From retired nurses, Maryse Fraisse and Marie-Thé Sentenat became writers on Wednesday. They just published a book. A book written “out of a duty of memory and in homage to the nursing profession”.
It is called A hospital history in Le Puy-en-Velay, from medieval hospitality to 20th century care. “This story is not that of hospitals, specifies Marie-Thé Sentenat. It’s ours “. And by extension, that of all the people who, in their image, have dedicated decades of their lives to caring for the inhabitants of Velay within the establishments of the prefecture city, from the Hôtel-Dieu to the Émile- Roux, via the Cathedral General Hospital and the Bon Secours clinic.
Behind the front cover nicely illustrated by Nadine Pleynet: 380 pages accompanied by vintage postcards, contemporary photos, and explanatory diagrams to immerse yourself in the hospital environment. “A world apart” subject, over the centuries, to multiple changes.
Between necessary historical reminders (read below), description of techniques – with an accessible lexical field – and presentations of these “great figures” who left their mark on the city – such as Achille Proy, the architect of the Émile hospital center – Roux, to name but one – the work of passionate women revolves – and this is what makes “the difference”, according to Jean-Marie Bolliet, director of Émile-Roux – around a series of testimonials. “They are the foundation of our work,” says Maryse Fraisse. They bring our writings to life.”
These stories, confidences, anecdotes and stories of all kinds are those of “a few patients”, but above all come, for the most part, from these “professionals” who worked in ponot hospitals, from 1940 and until the 2000s. “Caregivers or personnel from the works or gardening departments. Everyone has brought their stone to the building”, underline the two writers.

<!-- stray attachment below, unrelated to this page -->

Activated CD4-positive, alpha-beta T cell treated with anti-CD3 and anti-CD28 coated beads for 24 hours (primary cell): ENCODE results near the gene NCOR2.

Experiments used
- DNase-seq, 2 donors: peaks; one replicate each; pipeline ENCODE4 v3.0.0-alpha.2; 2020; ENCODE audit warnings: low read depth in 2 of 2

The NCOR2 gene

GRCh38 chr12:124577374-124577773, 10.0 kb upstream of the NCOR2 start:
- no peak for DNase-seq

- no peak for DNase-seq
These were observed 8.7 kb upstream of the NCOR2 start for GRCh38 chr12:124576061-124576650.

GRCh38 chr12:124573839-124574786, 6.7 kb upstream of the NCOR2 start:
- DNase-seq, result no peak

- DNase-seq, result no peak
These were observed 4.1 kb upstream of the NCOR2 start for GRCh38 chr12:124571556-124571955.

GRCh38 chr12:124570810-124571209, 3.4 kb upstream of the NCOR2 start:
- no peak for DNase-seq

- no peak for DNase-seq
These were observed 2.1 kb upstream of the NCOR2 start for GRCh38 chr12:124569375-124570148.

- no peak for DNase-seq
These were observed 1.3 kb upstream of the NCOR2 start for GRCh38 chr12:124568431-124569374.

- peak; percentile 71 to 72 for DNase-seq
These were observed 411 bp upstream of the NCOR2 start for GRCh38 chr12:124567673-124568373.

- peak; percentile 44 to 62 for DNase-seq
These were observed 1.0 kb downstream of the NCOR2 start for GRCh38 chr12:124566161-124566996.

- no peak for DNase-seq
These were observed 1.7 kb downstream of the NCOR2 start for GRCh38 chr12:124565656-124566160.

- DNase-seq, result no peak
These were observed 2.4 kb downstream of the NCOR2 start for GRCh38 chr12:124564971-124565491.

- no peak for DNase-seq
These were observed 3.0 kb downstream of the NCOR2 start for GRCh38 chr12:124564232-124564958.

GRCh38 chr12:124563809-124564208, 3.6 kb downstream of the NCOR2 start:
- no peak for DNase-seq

Testimonials, their book contains “about forty” on the wet finger. No doubt more. Putting them in writing to preserve them from oblivion was the ambition of Maryse Fraisse and Marie-Thé Sentenat. The retired nurses were driven by “the desire to share them, to save them”. Collecting them required “a lot of time” and energy. Just like peeling the departmental archives and those of the Émile-Roux hospital center.
“We were sometimes overwhelmed, but we never wanted to stop”
“We were sometimes overwhelmed by the magnitude of the task, they agree, but we never wanted to stop”. Their work is the result of a long and meticulous “work of research”, of several years “of reflection, maturation, restructuring”. “At first, to be honest, we didn’t know where we were going,” admits Marie-Thé Sentenat. Seven years passed between the sketch of the project and the publication of the book. Proof of the unlimited involvement of retired nurses, of their “passion for their profession” and their desire to “make themselves useful”, as they have always done during their professional life.
From the Hôtel-Dieu to the Émile-Roux hospital, a long story…
In their book Une histoire hospitalière au Puy-en-Velay, Maryse Fraisse and Marie-Thé Sentenat return to the origins of the Émile-Roux hospital center, a “precursor” in many respects, and the Bon Secours clinic, but dwell also on these ponot establishments whose doors are today closed to the sick.
The Hôtel-Dieu is one of them. Before welcoming tourists attracted by the lights, the building, next to the cathedral, received pilgrims in search of comfort. “Originally, it was a place of welcome for the care of souls, then it evolved towards the care of the body according to medical discoveries”, relates Marie-Thé Sentenat.
In 1687, at the instigation of Louis XIV, the Ponots witnessed the creation of a new establishment, also next to the cathedral. Its name: General Hospital. “It was a place of confinement and repression dedicated to beggars who disturbed the tranquility of the city”, continues the writer. Overwhelmed “by the world”, the leaders called, from 1733, on the nuns of the Cross of Saint-Pal-en-Chalencon.“Originally, it was a place of welcome for the care of souls”. Archival photo Vincent Jolfre
During the Revolution, the two structures were united under the name of the Hospices du Puy, but kept “their respective practices”. This union was accompanied by “tensions” between the two structures and resulted, in 1926, after a hundred years of presence, in the dismissal of the Trinitarian sisters who were in charge of the management of the Hôtel-Dieu. They are the ones who, in a handful of years, gave birth to the Bon Secours clinic (in 1930). It is also between these walls that the first departmental school of nurses was created in 1945.
As for the Émile-Roux hospital centre, its construction began in 1933, according to the plans of the architect Achille Proy, before being “hindered by finances”.
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